Workforce for Good: Employee Engagement in Sustainability/CSR – Align Sustainability/CSR with Corporate Culture

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Workforce for Good: Employee Engagement in Sustainability/CSR – Align Sustainability/CSR with Corporate Culture

Workforce for Good Blog Series Part 5
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Employee Engagement best practices #5: Align #Sustainability/#CSR with Corporate Culture #WorkforceforGood

Multimedia from this Release

Tuesday, October 8, 2013 - 9:00am

Employee engagement is one of the toughest and often most perplexing elements of sustainability and corporate social responsibility (CSR) efforts.  Two leading Midwest sustainability/CSR experts, Jocelyn Azada and Matthew Rochte, set out to find just what were companies doing to successfully engage employees in sustainability/CSR.  They share their findings in the whitepaper Workforce for Good™ and in this 3BLmedia series on employee engagement.

Principle 5 of Workforce for Good: Align Sustainability/CSR with Corporate Culture

In the high-performing employee engagement companies that we interviewed, sustainability/CSR was in alignment with their core corporate culture. Here are three examples:

At Humana, their sustainability platform is “Healthy People, Healthy Planet, and Healthy Performance,” a platform which reflects their mission and is an expression of the triple bottom line. Catherine McGlown spoke about how easy it is to connect the dots between human health and well-being and a healthy planet. She said, “Focusing on the literal environment has a huge impact on wellness from air quality to bike paths to multigenerational playgrounds. The physical environment has a direct connection to one’s physical, mental, and spiritual health.”

Similarly, MillerCoors’ sustainability “brand” is “Great Beer, Great Responsibility®” referencing both its long history of excellence and quality in beer making and now its strong commitment to performance in environmental and social responsibility. Its program is comprehensive in its approach, with five components addressing the company’s impacts and operations: responsibility, environmental stewardship, a sustainable supply chain, investments in people and communities, and ethics and transparency. Its program is implemented well, with concrete examples of measurable goals and accomplishments in all of these areas.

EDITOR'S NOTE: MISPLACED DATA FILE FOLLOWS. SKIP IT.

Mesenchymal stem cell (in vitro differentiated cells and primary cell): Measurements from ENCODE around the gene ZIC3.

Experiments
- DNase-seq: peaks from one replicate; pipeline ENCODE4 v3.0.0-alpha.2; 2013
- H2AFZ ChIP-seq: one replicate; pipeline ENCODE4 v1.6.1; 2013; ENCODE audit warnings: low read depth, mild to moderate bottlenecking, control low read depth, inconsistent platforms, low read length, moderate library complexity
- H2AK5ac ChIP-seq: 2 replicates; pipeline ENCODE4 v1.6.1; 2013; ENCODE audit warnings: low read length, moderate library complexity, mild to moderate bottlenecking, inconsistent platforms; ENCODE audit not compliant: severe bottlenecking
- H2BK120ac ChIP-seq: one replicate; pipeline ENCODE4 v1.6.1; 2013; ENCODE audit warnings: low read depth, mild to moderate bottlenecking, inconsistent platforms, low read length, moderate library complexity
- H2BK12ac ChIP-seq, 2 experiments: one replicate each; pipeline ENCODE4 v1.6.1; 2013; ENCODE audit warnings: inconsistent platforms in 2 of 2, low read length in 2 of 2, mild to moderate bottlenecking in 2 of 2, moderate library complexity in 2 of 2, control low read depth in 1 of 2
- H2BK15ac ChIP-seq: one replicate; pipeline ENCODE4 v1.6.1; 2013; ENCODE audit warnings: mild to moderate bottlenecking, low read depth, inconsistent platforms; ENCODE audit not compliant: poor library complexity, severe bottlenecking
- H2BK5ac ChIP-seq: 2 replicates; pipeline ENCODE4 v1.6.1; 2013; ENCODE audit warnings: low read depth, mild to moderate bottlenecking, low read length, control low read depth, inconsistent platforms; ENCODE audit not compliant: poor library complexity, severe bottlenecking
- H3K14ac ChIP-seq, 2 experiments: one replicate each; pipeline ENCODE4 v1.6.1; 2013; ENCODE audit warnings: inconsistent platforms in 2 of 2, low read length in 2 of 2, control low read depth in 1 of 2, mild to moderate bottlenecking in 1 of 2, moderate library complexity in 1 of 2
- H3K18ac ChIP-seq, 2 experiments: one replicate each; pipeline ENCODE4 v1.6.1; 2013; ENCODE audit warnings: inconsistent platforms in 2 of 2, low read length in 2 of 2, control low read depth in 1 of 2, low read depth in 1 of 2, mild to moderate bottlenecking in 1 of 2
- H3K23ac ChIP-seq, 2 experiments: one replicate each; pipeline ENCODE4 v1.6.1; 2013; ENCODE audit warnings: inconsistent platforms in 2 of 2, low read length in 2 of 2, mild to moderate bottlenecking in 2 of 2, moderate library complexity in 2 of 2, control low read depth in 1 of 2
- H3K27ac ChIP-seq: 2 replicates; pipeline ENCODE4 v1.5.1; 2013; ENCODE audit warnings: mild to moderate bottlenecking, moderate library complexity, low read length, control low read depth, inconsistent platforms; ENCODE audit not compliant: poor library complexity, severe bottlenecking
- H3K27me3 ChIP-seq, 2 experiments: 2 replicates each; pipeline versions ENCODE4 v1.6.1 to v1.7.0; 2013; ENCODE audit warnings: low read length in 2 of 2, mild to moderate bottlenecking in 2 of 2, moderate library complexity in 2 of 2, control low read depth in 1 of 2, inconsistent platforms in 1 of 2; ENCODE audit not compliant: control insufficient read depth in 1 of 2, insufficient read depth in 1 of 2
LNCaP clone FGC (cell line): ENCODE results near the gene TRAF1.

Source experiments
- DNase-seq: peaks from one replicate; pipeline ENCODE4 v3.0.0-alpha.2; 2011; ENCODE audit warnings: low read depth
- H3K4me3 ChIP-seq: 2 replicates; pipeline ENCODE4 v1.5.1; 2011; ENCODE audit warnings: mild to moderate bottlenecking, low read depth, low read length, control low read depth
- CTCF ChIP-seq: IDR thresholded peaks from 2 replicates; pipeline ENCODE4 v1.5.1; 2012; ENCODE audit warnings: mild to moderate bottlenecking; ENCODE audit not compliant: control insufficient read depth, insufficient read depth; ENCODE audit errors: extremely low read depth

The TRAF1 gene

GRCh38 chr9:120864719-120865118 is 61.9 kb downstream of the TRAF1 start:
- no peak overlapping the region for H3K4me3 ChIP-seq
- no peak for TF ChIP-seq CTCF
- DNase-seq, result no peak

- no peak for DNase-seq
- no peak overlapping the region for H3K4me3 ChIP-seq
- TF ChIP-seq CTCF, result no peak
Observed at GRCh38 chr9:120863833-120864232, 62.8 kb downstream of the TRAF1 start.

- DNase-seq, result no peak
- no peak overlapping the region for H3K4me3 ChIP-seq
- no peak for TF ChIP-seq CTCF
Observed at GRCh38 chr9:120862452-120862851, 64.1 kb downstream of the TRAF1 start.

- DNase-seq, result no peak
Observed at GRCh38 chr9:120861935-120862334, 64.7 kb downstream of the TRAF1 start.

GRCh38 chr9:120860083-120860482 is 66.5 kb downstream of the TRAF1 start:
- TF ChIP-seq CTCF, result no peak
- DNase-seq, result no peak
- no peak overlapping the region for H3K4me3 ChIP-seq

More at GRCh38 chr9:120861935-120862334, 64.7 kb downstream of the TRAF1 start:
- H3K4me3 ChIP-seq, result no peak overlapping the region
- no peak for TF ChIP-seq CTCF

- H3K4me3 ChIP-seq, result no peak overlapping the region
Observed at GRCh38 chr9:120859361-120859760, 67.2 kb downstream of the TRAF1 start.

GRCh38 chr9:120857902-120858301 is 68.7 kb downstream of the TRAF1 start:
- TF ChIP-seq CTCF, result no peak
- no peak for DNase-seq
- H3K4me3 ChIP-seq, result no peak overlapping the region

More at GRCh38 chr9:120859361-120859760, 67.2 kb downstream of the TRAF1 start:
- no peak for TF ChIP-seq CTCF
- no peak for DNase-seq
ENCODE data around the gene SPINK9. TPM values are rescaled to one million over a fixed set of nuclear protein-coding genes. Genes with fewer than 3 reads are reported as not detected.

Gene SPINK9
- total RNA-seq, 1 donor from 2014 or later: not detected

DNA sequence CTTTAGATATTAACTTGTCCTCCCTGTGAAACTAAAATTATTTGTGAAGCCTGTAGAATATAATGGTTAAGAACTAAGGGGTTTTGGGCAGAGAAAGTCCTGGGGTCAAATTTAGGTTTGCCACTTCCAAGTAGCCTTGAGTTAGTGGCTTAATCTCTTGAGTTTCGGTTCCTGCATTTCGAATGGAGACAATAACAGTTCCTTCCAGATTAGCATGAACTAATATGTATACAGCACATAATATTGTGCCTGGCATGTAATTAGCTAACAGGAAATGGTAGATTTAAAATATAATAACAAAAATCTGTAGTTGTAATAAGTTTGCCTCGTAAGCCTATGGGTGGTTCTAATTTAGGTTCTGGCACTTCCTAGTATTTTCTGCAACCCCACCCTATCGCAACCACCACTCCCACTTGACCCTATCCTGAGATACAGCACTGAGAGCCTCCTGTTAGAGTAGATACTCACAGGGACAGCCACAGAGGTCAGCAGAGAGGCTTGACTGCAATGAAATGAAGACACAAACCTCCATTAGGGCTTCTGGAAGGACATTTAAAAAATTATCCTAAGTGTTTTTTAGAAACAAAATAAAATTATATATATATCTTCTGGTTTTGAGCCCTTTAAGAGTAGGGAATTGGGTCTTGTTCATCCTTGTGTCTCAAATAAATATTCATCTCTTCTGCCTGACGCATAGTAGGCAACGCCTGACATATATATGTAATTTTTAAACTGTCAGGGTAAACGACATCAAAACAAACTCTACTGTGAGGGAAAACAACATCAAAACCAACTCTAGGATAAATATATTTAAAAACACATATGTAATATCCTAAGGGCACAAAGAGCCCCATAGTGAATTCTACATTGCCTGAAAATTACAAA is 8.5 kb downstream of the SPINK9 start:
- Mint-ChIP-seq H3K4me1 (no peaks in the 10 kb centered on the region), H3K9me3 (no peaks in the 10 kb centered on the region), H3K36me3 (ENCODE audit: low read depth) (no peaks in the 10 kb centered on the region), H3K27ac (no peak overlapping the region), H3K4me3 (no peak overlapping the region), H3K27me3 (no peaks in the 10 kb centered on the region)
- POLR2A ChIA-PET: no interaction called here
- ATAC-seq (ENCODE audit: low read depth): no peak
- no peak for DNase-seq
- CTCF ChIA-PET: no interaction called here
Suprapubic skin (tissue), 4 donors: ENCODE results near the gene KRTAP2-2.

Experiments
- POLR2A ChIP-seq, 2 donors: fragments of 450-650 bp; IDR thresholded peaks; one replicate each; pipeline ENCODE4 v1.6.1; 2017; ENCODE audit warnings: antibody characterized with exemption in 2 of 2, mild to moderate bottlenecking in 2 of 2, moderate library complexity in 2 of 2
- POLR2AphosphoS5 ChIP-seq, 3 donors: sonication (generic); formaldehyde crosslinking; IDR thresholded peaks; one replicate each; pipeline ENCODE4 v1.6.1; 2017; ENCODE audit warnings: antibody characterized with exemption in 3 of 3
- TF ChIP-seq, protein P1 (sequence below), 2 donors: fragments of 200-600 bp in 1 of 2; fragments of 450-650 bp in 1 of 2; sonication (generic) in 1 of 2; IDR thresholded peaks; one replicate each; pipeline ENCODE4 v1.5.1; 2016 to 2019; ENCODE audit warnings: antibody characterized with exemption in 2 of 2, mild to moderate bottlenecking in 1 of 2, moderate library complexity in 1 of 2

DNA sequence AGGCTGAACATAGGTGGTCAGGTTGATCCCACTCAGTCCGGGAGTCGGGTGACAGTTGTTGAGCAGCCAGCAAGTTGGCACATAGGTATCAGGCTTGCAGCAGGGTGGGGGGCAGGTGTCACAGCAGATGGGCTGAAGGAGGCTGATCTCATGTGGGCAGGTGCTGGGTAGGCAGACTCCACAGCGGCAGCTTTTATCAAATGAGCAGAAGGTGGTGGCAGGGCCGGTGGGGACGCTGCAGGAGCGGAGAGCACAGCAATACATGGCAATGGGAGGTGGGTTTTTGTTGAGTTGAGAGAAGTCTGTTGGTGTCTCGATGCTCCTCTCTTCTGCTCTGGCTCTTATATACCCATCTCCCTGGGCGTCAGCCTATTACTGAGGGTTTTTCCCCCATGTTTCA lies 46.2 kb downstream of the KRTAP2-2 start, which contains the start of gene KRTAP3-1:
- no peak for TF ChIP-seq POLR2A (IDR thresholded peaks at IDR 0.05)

Rockwell Automation, an award-winner for their ethics and safety programs, puts its existing culture to work in its sustainability efforts. Rockwell Automation is cleverly leveraging the peer-to-peer coaching that has already proven successful in their company’s mature safety culture and applying it to sustainability. People watch out for each other and coach and guide each other to do the right thing.  It is positive social peer pressure, sustainability training, and employee engagement all at once. The trick is to educate the peers and focus their attention.


Next Week:  Principle 6 of Workforce for Good: Incorporate Sustainability into Business Process

For more information or to download the full whitepaper click here

Keywords: Volunteerism & Community Engagement | Business & Trade | Catherine McGlown | Culture | Employee Engagement | Humana | Jocelyn Azada | Matthew Rochte | MillerCoors | Rockwell Automation | Workforce for good